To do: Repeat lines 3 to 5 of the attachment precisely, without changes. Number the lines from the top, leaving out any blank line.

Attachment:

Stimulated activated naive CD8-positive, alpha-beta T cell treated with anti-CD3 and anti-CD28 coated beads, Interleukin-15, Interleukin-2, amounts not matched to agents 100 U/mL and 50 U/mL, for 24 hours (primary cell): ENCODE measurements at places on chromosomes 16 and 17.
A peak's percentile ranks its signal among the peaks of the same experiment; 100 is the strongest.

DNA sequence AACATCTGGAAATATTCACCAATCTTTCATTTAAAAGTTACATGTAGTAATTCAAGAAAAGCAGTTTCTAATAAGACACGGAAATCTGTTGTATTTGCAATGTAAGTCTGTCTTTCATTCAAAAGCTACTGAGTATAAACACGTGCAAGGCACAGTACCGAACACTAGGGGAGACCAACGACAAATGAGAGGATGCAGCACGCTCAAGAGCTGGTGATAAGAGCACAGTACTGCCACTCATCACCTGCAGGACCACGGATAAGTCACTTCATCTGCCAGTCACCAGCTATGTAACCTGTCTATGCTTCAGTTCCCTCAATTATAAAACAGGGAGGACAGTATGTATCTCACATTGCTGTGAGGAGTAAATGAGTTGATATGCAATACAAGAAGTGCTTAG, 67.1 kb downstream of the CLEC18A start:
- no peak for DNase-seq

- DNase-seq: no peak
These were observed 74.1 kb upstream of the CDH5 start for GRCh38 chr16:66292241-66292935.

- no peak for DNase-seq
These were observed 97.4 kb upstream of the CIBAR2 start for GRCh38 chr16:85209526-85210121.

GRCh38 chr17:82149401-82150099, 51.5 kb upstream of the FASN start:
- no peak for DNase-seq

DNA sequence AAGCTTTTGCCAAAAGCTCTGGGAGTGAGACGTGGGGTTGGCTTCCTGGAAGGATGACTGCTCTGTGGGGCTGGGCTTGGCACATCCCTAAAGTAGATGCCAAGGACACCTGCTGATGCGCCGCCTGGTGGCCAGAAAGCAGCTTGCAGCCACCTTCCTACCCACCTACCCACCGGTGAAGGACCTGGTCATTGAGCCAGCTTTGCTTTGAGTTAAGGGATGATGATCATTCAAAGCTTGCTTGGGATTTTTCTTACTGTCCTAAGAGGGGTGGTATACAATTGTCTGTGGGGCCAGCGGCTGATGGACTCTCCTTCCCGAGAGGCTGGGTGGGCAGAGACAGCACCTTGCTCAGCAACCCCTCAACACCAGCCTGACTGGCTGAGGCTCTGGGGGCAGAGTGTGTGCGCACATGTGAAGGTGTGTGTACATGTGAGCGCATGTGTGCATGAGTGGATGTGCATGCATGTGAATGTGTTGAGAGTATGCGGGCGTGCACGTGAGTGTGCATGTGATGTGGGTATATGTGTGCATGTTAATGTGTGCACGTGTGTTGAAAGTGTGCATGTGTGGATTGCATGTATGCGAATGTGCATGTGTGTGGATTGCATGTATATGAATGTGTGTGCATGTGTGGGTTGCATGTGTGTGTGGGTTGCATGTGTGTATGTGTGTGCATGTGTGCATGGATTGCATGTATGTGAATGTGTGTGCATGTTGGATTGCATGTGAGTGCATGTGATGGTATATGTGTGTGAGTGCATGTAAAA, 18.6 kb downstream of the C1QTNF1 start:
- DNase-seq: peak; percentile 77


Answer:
DNA sequence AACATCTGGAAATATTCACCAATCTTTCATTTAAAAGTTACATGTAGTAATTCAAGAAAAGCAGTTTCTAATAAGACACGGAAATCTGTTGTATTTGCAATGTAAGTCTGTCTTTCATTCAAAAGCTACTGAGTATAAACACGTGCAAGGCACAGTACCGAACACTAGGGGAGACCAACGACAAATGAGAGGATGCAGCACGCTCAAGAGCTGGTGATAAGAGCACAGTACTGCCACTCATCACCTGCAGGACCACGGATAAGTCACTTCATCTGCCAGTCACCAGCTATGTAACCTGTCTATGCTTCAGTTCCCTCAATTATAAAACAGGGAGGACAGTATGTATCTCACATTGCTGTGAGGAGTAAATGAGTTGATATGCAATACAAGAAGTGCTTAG, 67.1 kb downstream of the CLEC18A start:
- no peak for DNase-seq

- DNase-seq: no peak